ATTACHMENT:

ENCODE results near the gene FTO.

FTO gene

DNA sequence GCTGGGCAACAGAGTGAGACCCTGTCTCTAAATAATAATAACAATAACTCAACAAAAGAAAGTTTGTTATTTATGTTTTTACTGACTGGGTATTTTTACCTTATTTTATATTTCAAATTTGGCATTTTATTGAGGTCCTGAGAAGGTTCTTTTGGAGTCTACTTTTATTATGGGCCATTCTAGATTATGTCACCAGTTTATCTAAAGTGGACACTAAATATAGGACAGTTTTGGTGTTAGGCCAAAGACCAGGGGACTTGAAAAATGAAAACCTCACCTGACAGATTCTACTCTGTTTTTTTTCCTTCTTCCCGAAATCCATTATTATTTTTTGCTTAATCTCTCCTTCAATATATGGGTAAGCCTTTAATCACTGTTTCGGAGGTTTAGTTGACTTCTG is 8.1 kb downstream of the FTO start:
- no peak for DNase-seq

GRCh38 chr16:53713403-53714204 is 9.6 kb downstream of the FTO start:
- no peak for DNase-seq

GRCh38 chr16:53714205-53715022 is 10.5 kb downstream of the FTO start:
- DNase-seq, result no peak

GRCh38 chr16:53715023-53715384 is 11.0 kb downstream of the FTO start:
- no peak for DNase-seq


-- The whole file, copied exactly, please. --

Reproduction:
ENCODE results near the gene FTO.

FTO gene

DNA sequence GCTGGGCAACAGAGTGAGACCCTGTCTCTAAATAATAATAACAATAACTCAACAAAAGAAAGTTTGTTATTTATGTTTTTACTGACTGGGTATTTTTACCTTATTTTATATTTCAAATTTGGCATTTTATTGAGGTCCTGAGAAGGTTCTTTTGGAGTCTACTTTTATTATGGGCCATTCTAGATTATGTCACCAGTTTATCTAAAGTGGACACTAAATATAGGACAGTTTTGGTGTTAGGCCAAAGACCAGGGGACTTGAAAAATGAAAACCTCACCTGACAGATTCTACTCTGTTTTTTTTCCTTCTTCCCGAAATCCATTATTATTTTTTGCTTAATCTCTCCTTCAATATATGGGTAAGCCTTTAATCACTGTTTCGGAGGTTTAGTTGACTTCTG is 8.1 kb downstream of the FTO start:
- no peak for DNase-seq

GRCh38 chr16:53713403-53714204 is 9.6 kb downstream of the FTO start:
- no peak for DNase-seq

GRCh38 chr16:53714205-53715022 is 10.5 kb downstream of the FTO start:
- DNase-seq, result no peak

GRCh38 chr16:53715023-53715384 is 11.0 kb downstream of the FTO start:
- no peak for DNase-seq